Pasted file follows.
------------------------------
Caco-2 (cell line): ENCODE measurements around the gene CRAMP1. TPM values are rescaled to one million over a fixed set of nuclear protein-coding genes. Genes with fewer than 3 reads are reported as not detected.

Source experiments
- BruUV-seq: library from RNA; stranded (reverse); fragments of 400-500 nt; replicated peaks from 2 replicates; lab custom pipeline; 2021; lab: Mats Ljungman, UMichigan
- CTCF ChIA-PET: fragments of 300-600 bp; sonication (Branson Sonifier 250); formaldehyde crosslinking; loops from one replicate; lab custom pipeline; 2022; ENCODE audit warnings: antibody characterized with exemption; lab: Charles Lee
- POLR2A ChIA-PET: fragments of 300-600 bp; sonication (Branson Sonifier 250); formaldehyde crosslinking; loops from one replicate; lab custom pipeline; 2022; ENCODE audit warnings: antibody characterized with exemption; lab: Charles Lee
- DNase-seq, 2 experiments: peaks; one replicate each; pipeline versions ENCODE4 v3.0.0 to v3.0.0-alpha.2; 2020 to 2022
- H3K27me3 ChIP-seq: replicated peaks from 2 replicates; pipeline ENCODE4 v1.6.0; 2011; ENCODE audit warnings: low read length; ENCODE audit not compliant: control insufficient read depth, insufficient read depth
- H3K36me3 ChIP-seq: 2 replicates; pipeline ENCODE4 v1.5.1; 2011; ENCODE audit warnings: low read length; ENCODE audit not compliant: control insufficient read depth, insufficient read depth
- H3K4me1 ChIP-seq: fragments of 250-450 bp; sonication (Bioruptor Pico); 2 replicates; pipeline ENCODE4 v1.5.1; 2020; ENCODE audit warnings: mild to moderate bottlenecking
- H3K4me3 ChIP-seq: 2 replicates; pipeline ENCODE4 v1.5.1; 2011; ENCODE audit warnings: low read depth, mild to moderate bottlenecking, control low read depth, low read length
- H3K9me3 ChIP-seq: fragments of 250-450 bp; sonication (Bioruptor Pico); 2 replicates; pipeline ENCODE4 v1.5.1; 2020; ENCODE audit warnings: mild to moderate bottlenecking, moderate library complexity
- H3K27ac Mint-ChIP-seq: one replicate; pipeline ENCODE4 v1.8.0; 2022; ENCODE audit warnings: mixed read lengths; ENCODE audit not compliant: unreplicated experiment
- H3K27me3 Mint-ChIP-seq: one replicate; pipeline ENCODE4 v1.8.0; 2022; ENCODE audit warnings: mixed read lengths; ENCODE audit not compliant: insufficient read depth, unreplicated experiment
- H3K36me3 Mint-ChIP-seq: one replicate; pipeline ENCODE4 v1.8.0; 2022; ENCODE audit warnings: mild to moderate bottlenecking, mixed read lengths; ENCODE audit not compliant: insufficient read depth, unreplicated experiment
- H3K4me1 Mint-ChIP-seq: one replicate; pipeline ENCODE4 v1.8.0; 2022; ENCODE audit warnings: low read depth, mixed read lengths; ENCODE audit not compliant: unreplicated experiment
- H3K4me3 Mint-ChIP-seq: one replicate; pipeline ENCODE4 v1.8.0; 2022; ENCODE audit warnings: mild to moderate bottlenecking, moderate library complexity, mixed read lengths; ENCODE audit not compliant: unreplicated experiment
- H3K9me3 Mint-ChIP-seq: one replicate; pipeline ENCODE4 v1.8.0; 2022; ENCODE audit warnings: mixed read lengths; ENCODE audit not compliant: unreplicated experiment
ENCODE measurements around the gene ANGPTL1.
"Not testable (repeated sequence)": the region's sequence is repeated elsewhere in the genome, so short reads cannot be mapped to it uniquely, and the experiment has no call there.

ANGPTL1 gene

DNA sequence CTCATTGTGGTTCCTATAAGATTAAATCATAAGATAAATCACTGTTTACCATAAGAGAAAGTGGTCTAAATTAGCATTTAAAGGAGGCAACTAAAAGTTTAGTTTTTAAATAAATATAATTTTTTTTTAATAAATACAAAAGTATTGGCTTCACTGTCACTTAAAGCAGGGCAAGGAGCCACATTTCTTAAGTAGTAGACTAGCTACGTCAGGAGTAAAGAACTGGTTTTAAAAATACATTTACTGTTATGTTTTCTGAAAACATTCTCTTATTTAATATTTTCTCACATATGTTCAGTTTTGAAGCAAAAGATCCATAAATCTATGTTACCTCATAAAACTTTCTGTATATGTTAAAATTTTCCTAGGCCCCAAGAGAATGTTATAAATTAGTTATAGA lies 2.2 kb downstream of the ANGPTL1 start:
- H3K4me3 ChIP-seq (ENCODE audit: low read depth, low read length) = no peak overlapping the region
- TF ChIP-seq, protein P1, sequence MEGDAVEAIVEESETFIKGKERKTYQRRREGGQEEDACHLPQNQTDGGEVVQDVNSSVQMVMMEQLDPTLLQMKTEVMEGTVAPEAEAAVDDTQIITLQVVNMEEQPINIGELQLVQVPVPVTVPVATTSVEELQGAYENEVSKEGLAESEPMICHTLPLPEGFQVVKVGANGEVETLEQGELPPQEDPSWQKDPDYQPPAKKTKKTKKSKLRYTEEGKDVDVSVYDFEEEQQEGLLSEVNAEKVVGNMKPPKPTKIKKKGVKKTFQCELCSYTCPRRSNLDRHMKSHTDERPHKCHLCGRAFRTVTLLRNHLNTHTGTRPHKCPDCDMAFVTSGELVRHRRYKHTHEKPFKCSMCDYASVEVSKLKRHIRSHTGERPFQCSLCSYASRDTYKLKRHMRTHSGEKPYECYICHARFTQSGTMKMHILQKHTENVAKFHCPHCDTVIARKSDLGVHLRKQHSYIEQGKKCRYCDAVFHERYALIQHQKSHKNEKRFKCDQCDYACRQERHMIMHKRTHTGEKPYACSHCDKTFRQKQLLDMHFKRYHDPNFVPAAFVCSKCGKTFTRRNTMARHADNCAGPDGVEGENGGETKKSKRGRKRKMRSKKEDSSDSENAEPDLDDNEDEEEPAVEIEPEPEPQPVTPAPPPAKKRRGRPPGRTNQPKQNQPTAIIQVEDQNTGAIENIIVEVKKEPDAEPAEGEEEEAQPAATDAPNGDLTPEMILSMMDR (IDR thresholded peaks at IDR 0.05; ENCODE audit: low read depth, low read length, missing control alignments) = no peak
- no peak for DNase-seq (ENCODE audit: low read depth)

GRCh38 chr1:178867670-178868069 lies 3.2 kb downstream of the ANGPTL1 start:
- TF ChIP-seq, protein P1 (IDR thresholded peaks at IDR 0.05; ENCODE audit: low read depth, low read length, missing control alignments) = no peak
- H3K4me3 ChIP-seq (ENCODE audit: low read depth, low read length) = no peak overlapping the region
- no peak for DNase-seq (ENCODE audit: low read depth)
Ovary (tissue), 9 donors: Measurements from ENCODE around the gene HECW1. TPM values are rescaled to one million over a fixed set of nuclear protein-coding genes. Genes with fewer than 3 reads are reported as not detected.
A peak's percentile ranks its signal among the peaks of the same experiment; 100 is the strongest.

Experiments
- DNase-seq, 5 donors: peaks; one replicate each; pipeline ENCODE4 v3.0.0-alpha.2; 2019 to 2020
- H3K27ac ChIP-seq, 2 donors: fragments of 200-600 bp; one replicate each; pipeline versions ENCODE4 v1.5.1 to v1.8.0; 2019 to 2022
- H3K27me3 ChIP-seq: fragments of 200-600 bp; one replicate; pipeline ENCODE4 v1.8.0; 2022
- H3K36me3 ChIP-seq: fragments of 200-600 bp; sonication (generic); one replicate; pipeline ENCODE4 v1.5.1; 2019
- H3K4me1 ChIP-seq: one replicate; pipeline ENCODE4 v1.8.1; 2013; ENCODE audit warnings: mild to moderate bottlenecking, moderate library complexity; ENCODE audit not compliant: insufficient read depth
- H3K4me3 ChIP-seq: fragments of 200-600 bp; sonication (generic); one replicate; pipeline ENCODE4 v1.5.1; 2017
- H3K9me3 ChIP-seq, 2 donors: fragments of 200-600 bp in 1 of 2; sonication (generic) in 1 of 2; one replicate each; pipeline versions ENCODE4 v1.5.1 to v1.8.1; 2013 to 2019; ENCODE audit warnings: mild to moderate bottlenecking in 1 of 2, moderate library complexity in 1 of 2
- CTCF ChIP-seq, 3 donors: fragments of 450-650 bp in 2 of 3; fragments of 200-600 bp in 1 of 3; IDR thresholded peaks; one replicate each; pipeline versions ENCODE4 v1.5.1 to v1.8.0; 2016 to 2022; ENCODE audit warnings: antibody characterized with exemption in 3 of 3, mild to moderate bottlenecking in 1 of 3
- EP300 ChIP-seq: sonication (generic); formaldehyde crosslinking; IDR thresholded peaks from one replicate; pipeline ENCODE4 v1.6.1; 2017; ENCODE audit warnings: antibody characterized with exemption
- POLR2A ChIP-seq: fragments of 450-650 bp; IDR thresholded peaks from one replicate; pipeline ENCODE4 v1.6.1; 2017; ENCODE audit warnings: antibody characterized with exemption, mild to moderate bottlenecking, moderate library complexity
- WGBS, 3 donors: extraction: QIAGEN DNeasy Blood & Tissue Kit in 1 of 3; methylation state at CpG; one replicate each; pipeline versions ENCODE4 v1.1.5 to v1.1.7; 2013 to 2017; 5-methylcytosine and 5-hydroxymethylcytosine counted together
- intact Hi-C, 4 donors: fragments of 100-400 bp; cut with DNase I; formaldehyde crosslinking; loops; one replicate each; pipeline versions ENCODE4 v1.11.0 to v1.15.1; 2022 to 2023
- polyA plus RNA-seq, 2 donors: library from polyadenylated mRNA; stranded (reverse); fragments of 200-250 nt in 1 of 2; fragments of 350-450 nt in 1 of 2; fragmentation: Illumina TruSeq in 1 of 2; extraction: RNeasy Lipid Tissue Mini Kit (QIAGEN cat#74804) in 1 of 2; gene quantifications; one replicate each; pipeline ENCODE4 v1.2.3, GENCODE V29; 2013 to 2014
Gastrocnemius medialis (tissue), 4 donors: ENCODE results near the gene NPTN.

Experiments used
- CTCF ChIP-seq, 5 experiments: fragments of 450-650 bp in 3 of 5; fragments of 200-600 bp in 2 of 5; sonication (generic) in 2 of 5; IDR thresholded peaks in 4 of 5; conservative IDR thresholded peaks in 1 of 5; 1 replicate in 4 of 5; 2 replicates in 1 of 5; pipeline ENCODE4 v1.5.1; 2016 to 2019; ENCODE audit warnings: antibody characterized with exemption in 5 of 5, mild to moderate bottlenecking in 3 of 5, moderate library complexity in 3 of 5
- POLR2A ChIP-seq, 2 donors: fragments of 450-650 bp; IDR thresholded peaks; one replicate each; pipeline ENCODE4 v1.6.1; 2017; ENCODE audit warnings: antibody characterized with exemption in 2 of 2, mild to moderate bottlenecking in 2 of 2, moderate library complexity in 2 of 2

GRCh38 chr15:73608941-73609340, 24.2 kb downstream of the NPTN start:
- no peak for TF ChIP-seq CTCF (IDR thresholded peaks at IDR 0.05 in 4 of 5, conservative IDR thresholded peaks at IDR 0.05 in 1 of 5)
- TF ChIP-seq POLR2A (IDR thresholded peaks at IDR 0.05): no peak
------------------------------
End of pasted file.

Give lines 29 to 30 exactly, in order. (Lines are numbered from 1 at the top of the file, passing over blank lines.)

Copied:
Ovary (tissue), 9 donors: Measurements from ENCODE around the gene HECW1. TPM values are rescaled to one million over a fixed set of nuclear protein-coding genes. Genes with fewer than 3 reads are reported as not detected.
A peak's percentile ranks its signal among the peaks of the same experiment; 100 is the strongest.